What is a testimony?

DC Council, like many other government bodies or agencies, holds hearings where individuals have the right to voice their thoughts, opinions, and concerns about a specific topic. Every resident of the District of Columbia has the right to speak in front of council at these public hearings and roundtables. The individuals speaking to DC Council can come from many backgrounds, schools, ages, and areas of the city. 

Testimony is a written statement containing information that is presented to the City Council as part of a hearing. Testimony usually describes a specific situation that affects a group of people or one person. Organizations or individuals can present testimony. Testimony should include a thorough description of the situation, how the situation impacted the people involved, and recommendations (to the committee). Total time you have is 3 minutes to do a verbal presentation (although the written testimony can be longer than 3 minutes.)

What is a hearing: A hearing is a public forum that is convened by members of DC City Council (or any legislative body) in order to gather information about a specific topic (issue-focused hearing), investigate a situation, or to hold public servants and officials accountable for doing their job (oversight hearing)? Usually a hearing is convened by a Council Committee – a smaller group of council members working on a specific issue.

Why testimony is important: It’s your chance to influence powerful people, expose problems you’ve experienced, and become part of the public record. Hearings are the highest form of public-to-leader discourse that we have. All testimony is videotaped, televised, and available as part of the public record. The written testimony helps to inform the Committee’s policy and becomes available for anyone who is doing research or interested in these issues (like the media!)

Your Rights

  • You have the right to testify in front of council.
  • You have the right to learn about DC government and decision-making process.

Learn about your government

DC is a very unique place. It is not a state, but it is not within a state either, so that means that it has a lot of responsibilities that states have, but it doesn’t have full rights in the US government.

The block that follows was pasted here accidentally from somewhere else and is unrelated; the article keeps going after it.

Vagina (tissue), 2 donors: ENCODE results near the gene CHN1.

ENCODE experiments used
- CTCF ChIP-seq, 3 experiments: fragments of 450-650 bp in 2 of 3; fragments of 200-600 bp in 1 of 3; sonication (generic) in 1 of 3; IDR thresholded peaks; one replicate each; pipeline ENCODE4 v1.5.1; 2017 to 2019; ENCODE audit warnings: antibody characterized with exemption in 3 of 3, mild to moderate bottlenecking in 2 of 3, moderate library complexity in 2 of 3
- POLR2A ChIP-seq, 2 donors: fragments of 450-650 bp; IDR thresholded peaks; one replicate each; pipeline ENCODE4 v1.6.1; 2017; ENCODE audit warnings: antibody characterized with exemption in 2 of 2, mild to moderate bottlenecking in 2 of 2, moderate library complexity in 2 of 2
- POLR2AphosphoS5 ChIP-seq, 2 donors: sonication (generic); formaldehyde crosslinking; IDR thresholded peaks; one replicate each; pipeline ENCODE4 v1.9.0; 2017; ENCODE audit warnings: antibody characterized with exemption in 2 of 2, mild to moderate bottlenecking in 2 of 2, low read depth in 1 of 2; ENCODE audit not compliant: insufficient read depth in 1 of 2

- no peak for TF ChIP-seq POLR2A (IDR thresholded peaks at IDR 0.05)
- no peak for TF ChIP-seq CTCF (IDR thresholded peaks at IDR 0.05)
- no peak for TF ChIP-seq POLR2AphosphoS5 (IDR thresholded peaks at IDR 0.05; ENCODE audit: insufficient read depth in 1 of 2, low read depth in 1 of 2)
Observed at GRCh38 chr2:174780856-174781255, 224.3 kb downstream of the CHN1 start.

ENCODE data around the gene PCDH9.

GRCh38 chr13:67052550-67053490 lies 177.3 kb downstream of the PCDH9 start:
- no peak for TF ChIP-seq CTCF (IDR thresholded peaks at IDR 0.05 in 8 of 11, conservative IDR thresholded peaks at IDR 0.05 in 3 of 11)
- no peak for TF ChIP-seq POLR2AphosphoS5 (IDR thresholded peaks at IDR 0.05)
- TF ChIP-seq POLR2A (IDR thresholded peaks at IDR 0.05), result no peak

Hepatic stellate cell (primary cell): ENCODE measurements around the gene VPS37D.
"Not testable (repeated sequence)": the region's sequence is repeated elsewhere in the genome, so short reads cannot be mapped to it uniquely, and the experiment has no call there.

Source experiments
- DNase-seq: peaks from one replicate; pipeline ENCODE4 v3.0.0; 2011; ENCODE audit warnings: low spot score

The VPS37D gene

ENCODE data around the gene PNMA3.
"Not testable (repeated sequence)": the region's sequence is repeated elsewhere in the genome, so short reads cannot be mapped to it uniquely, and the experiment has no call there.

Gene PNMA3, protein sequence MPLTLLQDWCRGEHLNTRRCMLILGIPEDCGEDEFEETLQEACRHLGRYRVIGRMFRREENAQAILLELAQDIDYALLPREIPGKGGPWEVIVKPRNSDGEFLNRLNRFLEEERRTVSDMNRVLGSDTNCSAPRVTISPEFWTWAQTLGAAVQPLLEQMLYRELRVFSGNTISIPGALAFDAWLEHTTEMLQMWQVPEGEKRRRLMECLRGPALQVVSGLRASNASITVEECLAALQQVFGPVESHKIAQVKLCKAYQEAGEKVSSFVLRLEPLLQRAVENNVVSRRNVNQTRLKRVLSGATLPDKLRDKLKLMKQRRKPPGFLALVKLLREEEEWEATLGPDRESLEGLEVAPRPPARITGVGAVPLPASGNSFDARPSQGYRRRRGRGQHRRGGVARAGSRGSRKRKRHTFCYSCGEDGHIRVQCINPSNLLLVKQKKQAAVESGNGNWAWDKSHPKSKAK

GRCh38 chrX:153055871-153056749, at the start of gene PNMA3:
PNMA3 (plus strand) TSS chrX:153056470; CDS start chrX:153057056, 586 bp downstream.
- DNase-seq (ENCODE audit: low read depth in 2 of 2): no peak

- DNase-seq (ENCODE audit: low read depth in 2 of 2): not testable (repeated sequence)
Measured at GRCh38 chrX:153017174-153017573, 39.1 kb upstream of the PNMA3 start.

Who is part of the DC Government?

The Mayor: The Mayor is elected every 4 years. She/he is charged with running the city. The Mayor enforces all city laws, looks over the work of all city agencies, city departments (like DCPS, the Department of Parks and Recreation, and Department of Health), pushes policies and agendas to the Council, and prepares and turns in the city budget for approval. The Mayor has the right to approve or veto bills passed by the DC Council.

City Council: This is made up of people who want to represent the city. There are 13 members of the council, and they are elected every 4 years. Eight members represent one of the eight wards; they are elected by only one ward, and they are supposed to be looking out for that ward. One member is the chair of the council, and he sets up a lot of the meeting and committees- he is supposed to represent all of DC. The rest of the 4 members are elected by the whole city, and they are supposed to look out for all DC residents.

The Council is the central and chief policy-making body for D.C. In this role, the Council’s main purpose is to make laws, but the Council also is responsible for oversight of multiple agencies, commissions, boards, and other instruments of District government. Find out how a bill becomes a law in DC.

Government Agencies: Government agencies and departments are in charge of working on the Mayor’s agenda, and implementing laws and policies.

Here are some steps you can take to testify. 

  1. Think about what you want to testify about- is it a problem? Or has something been going well? Does this involve asking the government for more money?
  2. Decide which Committee is appropriate for your testimony
  3. Look up the testimony schedule
  4. Contact the Committee in which you want to testify
  5. Prepare your testimony (you can use this template) and/or read this pamphlet An Easy Guide to Testifying at City Council
  6. Practice reading it (you have about 3 minutes, but your written testimony can be longer) and prepare for the Committee to ask you questions
  7. Show up on the hearing date (at the Wilson Building) and bring your ID. Wear nice clothing (you’ll be on TV), be polite (but remember that these people work for you), and keep track of the lineup. 
  8. Follow up with your requests through email- here are all the Councilmembers emails.

Here are some resources that help youth get involved in the political process:

Take Action: